"This QCQA plan will be from start to finish and not be limited to density and smoothness. Density and smoothness may be two of the major factors the contractor needs to worry about or can use as a reference of overall performance, however there are many aspects that will factor into these two measures. We all know that if we achieve the targeted density and smoothness the road will last longer."
Collins, Pavement Technology: "Contractors will most likely be liable for the pavement performance for the duration of the warranty period. However, DOT's may include some parameters in the specification for mix performance and placement. The equipment is not limited to density and smoothness testing. Rut Testing will most likely be included."
Akehurst, Troxler Electronic Laboratories Inc.: "Contractors will need to meet basic applied performance criteria such as smoothness, rideability, lack of potholes, etc., as well as the laboratory performance measures that verify the mixes meet the design specifications. Longer term, where the applied performance may be adjusted over time, we suspect there will be increased requirements placed on the contractors to keep improving their product quality as well as the confidence level of the agencies."
Are there any new developments or trends in asphalt testing that producers/contractors need to keep abreast of in meeting emerging road agency specifications?
Apkarian, Transtech Systems Inc.: "The biggest trend I see on the testing side is development of your quality control tech and elevating the position to equal status on the crew. The development of non-nuclear density gauges has allowed crews to obtain a vast amount of information much quicker than traditional ways in the past."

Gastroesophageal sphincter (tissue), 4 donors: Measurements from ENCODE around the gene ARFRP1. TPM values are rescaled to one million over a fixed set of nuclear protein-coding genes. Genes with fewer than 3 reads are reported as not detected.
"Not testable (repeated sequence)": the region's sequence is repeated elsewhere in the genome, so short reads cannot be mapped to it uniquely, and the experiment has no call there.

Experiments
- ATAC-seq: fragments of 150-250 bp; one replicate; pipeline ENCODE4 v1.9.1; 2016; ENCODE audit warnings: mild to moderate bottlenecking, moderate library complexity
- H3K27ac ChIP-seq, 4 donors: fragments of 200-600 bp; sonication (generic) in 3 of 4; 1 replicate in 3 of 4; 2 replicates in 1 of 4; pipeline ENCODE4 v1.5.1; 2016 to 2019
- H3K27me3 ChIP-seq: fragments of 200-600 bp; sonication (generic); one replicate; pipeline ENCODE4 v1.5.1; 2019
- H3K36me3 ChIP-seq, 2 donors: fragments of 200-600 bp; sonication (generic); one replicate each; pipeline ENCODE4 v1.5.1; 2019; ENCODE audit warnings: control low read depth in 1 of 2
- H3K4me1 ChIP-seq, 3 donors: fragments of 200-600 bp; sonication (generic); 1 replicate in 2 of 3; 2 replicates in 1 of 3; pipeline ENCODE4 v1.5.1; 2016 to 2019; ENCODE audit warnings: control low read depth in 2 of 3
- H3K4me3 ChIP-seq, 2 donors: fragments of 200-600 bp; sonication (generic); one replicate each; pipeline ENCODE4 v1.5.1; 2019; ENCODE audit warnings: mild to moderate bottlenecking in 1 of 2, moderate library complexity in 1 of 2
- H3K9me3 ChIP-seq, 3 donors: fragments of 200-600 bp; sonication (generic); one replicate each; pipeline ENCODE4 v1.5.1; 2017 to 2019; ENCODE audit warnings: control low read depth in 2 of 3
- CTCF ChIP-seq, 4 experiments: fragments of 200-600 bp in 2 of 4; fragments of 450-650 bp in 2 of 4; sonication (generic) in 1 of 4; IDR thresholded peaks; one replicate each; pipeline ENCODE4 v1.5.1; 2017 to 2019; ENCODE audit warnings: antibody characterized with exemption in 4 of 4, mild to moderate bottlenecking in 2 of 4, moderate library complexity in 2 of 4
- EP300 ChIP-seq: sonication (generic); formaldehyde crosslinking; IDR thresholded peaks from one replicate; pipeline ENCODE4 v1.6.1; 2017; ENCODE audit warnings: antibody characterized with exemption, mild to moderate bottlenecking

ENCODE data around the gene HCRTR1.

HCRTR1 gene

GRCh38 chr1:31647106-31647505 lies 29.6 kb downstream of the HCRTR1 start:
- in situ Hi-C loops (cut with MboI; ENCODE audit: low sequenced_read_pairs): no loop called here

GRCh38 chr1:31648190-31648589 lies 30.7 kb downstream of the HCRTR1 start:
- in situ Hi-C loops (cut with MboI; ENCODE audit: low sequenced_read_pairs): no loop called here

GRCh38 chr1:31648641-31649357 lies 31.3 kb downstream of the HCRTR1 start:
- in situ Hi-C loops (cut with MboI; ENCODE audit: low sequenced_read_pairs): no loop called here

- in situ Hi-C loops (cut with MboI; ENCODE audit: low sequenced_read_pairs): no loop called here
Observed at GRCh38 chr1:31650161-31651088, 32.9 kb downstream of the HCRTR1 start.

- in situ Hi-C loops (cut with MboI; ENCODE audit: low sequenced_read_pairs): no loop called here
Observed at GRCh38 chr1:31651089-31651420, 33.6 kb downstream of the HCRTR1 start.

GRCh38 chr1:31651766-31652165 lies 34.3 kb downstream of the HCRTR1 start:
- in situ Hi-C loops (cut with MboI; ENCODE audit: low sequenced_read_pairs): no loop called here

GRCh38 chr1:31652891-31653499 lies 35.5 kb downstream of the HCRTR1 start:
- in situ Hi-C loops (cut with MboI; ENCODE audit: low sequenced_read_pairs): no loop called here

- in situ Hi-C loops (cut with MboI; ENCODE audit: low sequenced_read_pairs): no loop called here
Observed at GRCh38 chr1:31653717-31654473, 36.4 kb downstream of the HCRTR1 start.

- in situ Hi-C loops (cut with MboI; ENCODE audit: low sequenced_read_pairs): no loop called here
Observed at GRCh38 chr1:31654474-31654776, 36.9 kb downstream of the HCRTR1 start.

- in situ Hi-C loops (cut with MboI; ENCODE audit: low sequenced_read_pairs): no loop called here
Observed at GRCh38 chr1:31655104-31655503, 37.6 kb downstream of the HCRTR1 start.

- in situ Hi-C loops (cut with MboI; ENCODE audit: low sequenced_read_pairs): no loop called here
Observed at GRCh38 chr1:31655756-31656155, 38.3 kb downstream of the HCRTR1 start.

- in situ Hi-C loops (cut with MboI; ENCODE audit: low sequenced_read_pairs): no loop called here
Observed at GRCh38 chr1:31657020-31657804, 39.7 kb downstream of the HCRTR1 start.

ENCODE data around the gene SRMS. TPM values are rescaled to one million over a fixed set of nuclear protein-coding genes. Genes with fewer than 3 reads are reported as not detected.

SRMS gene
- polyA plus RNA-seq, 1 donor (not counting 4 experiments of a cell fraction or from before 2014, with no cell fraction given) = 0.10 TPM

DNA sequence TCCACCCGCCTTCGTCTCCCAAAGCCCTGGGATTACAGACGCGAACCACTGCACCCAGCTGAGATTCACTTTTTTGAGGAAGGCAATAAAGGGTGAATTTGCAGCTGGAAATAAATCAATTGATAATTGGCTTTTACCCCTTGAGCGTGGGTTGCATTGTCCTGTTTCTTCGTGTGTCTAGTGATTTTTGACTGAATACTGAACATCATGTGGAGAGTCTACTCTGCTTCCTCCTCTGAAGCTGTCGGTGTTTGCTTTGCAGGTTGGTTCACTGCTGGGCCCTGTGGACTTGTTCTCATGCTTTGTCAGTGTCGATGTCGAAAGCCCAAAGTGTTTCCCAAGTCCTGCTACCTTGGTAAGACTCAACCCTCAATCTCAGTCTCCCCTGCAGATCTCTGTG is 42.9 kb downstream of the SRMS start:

Collins, Pavement Technology: "We believe the new trend for the future will be Real-Time Quality Control (RTQC) for asphalt and aggregate plants. RTQC simply means testing materials as their being produced, not after they've been produced. Today we have the ability to monitor moisture content, gradation, asphalt content, etc.
"RTQC will allow contractors to continuously monitor materials their plants produce and allow them to make changes to their plants in a timely manner. This will allow contractors to run more materials within specification and reduce their quality control cost."
Akehurst, Troxler Electronic Laboratories Inc.: "The developments we see include permeability, stiffness/modulus, Warm Mix asphalt, and shear measurements for mix designs."
Arbelaez, InstroTek Inc.: "Our company actually has two pieces of equipment that can be used for both mix design and performance testing. The SPT-Asphalt Performance Tester has been heavily backed by FHWA as the future of asphalt performance testing. In the future, we see this product being a staple of any asphalt lab much like a gyratory compactor or NCAT Furnace.
"The CoreDry Rapid Asphalt Drying System is also a laboratory product that uses a method of drying asphalt cores that is super fast — which contractors like — extremely accurate, and does not harm the sample — which DOTs like. Indiana DOT is one of the first DOTs to experiment with asphalt warranties. They have adopted this drying method and now have a CoreDry in each of their district labs."